Hsinchu Zoo

Hsinchu is a small, but fast growing city in northern Taiwan.  It’s the home to Taiwan’s semiconductor industry.  I’d been there a few times, but up until recently, had no idea that it had a zoo.  Apparently it’s the oldest zoo in Taiwan (1936), so I was curious to see what it would be like.  After Google mapping the location, we stopped by for a visit.

The entrance was a paltry 20NT ($0.66).  Looking at the map of the zoo, it seemed quite small – what you would expect for 20NT I guess.  As we walked toward the entrance to the main path, I saw this sign:


It really surprised me, because outside of the airport, I’d never seen an anti-smoking sign so big.  Every male and his dog smokes in Taiwan, so this was a little funny to see.  Anyway, onto the zoo adventure.

The animals were situated around a central path that wove around the zoo.  It wasn’t very big, and we managed to cover it in about an hour-ish.  If you look at every exhibit, you could probably burn about 2 hrs, but we breezed by a few of them simply because the weather was scalding.  I’ll go through some of the animals we saw and tell you my overall opinion at the end because I’d like to see if you get the same impressions as I did.

The exhibits at the start of the trail include goats and some sort of small antelope type creature.  I’m obviously not a zoologist, so here’s some pics to better describe them:



The goats were feeding and occasionall head-butting each other.  Next came the water buffalo:


This morose looking fellow gazed at us with doleful eyes.  You can’t see it in the pic, but there is a tiny moat separating him from us.  Moving on (skipping a few exhibits) we came upon the monkeys.  While a few of them were running around, they were mostly lethargic due to the scorching heat:




And this guy pretty much epitomized the feeling of everyone (humans and non-humans) at the zoo that day:


Hard to see, but he’s dozing off.

Next on the agenda was a bit of beautiful colour with some pink flamingos.  These delicate looking creatures were hovering around walking all demurely and looking regal.  At one point, one of them extended his (her?) wings to create an impressive sight, but I was too slow with the camera to capture it.  Sorry guys!



After beauty came the beasts:



Even though these were small specimens, they still looked like deadly killers lying silent in the pools.  As we watched them, they slowly moved to the edge of the pool, but never got out for a full body shot.  So we moved on to this guy’s ugly mug:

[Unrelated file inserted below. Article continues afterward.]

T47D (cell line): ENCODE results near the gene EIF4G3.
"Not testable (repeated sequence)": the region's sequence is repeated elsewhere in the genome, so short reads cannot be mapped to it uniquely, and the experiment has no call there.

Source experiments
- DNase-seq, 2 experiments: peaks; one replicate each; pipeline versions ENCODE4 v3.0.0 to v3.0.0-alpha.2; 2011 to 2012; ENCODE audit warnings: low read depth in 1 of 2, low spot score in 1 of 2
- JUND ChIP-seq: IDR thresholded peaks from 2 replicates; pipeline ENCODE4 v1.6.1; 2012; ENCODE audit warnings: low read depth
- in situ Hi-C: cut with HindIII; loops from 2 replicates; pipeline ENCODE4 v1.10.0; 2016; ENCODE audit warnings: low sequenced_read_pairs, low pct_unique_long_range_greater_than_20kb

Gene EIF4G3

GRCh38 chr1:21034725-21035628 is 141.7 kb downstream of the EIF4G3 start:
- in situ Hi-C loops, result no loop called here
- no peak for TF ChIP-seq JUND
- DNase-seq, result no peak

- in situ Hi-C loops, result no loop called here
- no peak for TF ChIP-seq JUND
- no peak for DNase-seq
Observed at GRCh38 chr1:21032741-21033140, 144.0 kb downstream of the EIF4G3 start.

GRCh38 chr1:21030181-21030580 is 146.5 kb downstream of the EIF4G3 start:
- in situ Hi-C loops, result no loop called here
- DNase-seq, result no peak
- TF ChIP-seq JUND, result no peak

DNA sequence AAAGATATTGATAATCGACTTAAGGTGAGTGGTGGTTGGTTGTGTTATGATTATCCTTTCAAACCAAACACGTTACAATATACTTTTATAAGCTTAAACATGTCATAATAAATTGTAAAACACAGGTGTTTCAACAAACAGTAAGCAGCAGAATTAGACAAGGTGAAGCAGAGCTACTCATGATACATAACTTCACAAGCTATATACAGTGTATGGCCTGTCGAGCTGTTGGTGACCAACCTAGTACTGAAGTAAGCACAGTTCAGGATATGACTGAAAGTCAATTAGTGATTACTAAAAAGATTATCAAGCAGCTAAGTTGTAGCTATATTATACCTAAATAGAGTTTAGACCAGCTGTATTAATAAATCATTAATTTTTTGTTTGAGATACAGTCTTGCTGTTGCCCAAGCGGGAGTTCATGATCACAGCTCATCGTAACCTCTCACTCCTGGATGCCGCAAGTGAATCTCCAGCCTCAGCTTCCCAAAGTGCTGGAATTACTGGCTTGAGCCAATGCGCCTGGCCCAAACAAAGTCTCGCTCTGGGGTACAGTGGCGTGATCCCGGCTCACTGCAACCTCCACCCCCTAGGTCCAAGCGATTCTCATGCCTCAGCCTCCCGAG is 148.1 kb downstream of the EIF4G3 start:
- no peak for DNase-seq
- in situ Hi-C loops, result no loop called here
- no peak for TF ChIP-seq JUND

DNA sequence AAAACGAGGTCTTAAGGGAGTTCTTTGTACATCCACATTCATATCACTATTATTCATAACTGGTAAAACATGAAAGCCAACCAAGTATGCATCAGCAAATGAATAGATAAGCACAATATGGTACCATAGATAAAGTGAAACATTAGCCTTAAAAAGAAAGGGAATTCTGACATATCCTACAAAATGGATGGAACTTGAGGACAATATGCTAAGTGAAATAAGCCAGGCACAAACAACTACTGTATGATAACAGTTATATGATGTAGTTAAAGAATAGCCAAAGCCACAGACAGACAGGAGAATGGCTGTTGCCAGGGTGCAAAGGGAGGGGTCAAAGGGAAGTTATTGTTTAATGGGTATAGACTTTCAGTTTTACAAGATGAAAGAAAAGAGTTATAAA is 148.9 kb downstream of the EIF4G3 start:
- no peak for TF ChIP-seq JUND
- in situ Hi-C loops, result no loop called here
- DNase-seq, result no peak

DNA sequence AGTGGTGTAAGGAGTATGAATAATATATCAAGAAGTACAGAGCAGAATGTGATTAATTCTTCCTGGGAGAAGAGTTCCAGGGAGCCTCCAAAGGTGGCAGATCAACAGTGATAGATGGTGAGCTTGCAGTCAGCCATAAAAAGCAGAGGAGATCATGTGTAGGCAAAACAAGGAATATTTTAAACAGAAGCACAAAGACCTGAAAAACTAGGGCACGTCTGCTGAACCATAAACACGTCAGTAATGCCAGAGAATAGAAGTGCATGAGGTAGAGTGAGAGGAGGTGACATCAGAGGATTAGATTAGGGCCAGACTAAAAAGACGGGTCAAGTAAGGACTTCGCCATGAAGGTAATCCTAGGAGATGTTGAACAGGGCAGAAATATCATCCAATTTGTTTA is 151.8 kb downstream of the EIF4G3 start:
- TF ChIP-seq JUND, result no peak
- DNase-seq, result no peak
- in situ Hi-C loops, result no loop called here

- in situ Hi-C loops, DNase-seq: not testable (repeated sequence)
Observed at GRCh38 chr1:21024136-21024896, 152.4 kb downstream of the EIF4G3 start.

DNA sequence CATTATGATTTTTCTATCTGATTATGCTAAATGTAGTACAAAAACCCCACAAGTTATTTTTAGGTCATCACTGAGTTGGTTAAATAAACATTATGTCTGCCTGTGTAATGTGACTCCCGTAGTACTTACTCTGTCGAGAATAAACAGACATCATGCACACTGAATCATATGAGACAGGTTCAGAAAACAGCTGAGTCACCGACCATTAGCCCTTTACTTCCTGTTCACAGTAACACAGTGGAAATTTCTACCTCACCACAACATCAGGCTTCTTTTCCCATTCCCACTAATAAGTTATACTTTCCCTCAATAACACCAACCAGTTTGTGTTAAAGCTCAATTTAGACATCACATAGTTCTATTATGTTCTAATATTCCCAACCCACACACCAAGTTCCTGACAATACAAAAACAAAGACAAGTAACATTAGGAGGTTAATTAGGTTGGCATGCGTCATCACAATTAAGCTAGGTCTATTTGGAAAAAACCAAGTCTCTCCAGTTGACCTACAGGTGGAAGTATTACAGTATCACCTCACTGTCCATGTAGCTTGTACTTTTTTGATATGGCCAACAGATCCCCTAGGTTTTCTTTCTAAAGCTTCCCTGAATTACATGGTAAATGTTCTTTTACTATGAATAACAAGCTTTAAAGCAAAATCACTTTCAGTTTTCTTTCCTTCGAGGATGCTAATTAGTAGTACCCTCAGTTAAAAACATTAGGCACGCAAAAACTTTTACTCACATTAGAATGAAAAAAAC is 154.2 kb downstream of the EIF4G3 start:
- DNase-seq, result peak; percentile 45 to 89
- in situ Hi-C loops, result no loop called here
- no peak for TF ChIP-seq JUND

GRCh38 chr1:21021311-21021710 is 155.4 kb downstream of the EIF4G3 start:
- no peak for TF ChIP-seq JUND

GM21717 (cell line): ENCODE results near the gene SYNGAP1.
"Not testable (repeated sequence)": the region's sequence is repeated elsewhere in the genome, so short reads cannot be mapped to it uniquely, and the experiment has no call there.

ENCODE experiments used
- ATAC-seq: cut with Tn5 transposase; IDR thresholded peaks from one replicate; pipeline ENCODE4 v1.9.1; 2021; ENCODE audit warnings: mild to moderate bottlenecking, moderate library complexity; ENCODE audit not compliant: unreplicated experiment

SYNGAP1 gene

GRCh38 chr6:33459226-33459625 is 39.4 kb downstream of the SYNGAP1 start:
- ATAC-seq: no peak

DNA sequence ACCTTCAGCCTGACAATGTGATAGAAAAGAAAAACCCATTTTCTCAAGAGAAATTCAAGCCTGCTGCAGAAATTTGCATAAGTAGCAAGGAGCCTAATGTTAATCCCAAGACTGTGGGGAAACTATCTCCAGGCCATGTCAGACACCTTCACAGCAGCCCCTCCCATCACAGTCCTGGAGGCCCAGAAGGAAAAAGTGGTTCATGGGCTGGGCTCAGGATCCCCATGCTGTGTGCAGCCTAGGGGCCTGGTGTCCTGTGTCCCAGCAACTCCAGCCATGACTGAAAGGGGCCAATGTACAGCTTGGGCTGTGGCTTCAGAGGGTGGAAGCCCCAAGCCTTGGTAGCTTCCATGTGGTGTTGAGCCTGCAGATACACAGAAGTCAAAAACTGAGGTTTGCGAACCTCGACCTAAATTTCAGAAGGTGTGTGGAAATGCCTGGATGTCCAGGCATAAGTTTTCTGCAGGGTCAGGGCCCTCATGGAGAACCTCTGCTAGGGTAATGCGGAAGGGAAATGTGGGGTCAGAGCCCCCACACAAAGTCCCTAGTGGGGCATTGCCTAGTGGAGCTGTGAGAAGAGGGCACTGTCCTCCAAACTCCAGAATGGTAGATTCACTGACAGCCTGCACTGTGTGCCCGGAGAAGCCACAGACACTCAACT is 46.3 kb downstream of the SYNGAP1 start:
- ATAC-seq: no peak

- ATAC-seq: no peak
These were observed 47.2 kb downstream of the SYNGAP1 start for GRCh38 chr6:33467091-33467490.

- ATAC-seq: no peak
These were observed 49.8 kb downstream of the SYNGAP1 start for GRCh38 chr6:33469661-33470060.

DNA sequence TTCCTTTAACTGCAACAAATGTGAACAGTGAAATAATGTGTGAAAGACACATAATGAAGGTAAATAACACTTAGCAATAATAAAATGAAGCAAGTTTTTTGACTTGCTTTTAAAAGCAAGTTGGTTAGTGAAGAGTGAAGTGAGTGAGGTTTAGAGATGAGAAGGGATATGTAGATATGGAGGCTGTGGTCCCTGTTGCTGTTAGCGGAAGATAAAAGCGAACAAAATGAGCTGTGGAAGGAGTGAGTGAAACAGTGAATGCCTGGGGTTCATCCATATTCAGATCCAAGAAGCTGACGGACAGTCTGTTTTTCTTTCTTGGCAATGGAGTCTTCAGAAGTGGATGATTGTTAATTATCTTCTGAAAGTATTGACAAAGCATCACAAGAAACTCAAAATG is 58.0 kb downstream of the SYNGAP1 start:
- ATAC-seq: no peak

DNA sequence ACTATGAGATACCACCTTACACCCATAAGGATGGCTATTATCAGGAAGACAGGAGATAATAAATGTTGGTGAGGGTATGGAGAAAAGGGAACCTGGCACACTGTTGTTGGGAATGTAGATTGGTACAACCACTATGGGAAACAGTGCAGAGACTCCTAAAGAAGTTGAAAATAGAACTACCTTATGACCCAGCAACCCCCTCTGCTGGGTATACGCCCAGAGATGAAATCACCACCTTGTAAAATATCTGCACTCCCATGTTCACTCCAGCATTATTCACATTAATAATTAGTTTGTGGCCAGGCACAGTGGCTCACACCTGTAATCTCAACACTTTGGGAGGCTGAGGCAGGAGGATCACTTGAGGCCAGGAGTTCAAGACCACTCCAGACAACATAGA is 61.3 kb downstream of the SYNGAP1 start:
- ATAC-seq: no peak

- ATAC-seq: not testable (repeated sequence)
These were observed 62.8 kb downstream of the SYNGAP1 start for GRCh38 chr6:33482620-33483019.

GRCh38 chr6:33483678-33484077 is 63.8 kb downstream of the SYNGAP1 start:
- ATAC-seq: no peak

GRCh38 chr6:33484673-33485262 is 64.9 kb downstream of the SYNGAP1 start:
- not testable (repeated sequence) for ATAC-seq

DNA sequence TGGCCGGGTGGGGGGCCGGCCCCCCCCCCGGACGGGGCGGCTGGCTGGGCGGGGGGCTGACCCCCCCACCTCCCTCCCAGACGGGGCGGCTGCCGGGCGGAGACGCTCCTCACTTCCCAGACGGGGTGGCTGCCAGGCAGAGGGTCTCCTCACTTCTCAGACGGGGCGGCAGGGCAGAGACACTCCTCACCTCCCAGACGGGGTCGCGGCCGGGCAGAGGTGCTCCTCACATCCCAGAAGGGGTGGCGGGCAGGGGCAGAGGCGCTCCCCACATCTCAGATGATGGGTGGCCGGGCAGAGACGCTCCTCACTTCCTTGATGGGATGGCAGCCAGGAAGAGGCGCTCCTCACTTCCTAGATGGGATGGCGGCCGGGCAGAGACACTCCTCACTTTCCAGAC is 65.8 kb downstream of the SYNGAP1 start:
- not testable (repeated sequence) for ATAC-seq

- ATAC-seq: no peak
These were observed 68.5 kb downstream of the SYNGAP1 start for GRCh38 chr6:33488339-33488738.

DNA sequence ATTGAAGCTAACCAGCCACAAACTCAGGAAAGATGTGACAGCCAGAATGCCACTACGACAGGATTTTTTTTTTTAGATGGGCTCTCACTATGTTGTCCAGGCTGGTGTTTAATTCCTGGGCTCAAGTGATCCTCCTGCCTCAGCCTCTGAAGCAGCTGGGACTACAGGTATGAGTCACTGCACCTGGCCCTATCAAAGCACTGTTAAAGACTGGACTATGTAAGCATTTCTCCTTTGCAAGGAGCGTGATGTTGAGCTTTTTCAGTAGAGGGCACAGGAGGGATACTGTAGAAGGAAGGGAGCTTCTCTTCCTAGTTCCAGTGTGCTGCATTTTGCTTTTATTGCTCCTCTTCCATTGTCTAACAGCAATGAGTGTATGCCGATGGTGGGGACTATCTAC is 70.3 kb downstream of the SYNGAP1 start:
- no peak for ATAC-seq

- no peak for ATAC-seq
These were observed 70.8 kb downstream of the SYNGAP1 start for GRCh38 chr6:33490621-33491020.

Like the crocs, he kept most of his bulk in the water, refusing to come out.  After staring at us a bit, he went back to his daydreams.  Guess the heat was getting to everyone.  The hippo was the start of the bigger animals.  Next were:


These big cats were walking restlessly up and down the enclosure.  At one point, they jumped down into the pool for a dip to escape the heat:



Next to them were the orangutans:


The orangutan’s were sitting stock still, especially Big Daddy in the back.  The smaller one in the foreground would sometimes get up and walk  in a circle, then sit back down again.  And finally we saw the bears:


It looked like this guy was going to start howling – he tilted his head back and opened his mouth, but no sound emerged.  It was a little weird to see.

There were other exhibits of birds, antelope and a few other animals we missed, but this is the bulk of what the zoo has to offer.

After walking away, I was a little disquieted.  The enclosures looked very basic and barebones.  The water in all of the pools looked dirty (and I don’t mean just mud, but man made garbage – plastic, paper etc.)  The enclosure where some of the monkeys were was ancient, scratched up and you could barely see through it.  The whole zoo had a falling apart look.

If the infrastucture is in such disrepair, I wonder about the treatment of the animals here.  Of course, I realize zoos are hardly ideal places for any wild animal, but this one seemed to be even more so.  Paying only 20 NT to get in definitely doesn’t help raise funds to make it better.  Maybe they should just shut it down and send the animals to the Taipei zoo where they will probably be better cared for.

If you are an animal person, I’d recommend avoiding this zoo as it will make you feel a bit sad.  That being said, if you just want to look at some animals and kill time in Hsinchu for cheap, here’s where you can find the Hsinchu zoo:


2 Responses to “Hsinchu Zoo”

  1. 1 Language Boat July 5, 2013 at 12:23 pm

    I generally avoid zoos for some of the points you mention. However I love your photos of the tigers and flamingos! Thanks for posting!

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